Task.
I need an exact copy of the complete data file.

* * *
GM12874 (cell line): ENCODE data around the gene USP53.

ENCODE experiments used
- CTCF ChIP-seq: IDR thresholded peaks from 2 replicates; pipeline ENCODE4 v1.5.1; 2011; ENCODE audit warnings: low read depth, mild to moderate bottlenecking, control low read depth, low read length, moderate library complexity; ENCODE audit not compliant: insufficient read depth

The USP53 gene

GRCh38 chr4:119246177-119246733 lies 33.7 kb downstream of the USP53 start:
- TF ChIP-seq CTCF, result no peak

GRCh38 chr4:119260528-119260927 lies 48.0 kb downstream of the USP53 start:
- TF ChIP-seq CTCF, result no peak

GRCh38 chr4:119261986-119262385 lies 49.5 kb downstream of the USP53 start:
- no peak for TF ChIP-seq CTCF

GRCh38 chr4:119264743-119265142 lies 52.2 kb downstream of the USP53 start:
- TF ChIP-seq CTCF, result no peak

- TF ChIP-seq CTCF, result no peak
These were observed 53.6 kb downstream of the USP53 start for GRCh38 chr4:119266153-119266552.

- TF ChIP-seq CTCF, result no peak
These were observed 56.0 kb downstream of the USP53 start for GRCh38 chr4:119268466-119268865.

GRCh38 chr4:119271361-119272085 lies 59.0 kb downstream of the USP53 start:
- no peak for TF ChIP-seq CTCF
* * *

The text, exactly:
GM12874 (cell line): ENCODE data around the gene USP53.

ENCODE experiments used
- CTCF ChIP-seq: IDR thresholded peaks from 2 replicates; pipeline ENCODE4 v1.5.1; 2011; ENCODE audit warnings: low read depth, mild to moderate bottlenecking, control low read depth, low read length, moderate library complexity; ENCODE audit not compliant: insufficient read depth

The USP53 gene

GRCh38 chr4:119246177-119246733 lies 33.7 kb downstream of the USP53 start:
- TF ChIP-seq CTCF, result no peak

GRCh38 chr4:119260528-119260927 lies 48.0 kb downstream of the USP53 start:
- TF ChIP-seq CTCF, result no peak

GRCh38 chr4:119261986-119262385 lies 49.5 kb downstream of the USP53 start:
- no peak for TF ChIP-seq CTCF

GRCh38 chr4:119264743-119265142 lies 52.2 kb downstream of the USP53 start:
- TF ChIP-seq CTCF, result no peak

- TF ChIP-seq CTCF, result no peak
These were observed 53.6 kb downstream of the USP53 start for GRCh38 chr4:119266153-119266552.

- TF ChIP-seq CTCF, result no peak
These were observed 56.0 kb downstream of the USP53 start for GRCh38 chr4:119268466-119268865.

GRCh38 chr4:119271361-119272085 lies 59.0 kb downstream of the USP53 start:
- no peak for TF ChIP-seq CTCF